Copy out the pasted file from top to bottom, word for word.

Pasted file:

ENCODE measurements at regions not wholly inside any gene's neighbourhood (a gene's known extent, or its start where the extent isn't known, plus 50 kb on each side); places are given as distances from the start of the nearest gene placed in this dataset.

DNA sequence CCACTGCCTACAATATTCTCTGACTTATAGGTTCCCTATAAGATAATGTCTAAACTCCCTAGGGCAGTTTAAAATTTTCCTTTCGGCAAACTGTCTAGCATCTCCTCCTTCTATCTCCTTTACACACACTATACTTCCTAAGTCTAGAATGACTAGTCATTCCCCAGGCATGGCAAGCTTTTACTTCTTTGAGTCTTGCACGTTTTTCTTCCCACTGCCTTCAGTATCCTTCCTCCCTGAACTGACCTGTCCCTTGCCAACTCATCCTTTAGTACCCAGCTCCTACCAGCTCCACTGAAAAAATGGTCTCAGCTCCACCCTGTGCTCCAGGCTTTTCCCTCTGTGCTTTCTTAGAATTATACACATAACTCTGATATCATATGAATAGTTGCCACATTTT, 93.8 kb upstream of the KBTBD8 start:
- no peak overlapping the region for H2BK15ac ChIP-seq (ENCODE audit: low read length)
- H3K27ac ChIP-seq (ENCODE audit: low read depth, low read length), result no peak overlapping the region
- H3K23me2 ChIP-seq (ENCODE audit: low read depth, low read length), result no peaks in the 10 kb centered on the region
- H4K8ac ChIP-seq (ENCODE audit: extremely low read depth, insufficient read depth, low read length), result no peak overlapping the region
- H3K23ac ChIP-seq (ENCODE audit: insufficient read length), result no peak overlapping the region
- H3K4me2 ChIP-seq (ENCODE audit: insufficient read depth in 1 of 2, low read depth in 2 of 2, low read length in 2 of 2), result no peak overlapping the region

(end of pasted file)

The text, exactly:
ENCODE measurements at regions not wholly inside any gene's neighbourhood (a gene's known extent, or its start where the extent isn't known, plus 50 kb on each side); places are given as distances from the start of the nearest gene placed in this dataset.

DNA sequence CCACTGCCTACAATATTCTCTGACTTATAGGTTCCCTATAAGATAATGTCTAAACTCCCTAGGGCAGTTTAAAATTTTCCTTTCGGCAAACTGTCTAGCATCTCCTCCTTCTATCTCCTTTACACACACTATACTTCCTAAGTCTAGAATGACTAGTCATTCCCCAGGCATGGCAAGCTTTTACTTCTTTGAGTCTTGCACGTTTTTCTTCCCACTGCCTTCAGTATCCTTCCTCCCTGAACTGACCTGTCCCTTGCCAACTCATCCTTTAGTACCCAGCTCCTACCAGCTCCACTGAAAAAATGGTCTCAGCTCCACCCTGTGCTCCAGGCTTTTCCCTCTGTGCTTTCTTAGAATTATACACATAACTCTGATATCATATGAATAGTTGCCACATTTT, 93.8 kb upstream of the KBTBD8 start:
- no peak overlapping the region for H2BK15ac ChIP-seq (ENCODE audit: low read length)
- H3K27ac ChIP-seq (ENCODE audit: low read depth, low read length), result no peak overlapping the region
- H3K23me2 ChIP-seq (ENCODE audit: low read depth, low read length), result no peaks in the 10 kb centered on the region
- H4K8ac ChIP-seq (ENCODE audit: extremely low read depth, insufficient read depth, low read length), result no peak overlapping the region
- H3K23ac ChIP-seq (ENCODE audit: insufficient read length), result no peak overlapping the region
- H3K4me2 ChIP-seq (ENCODE audit: insufficient read depth in 1 of 2, low read depth in 2 of 2, low read length in 2 of 2), result no peak overlapping the region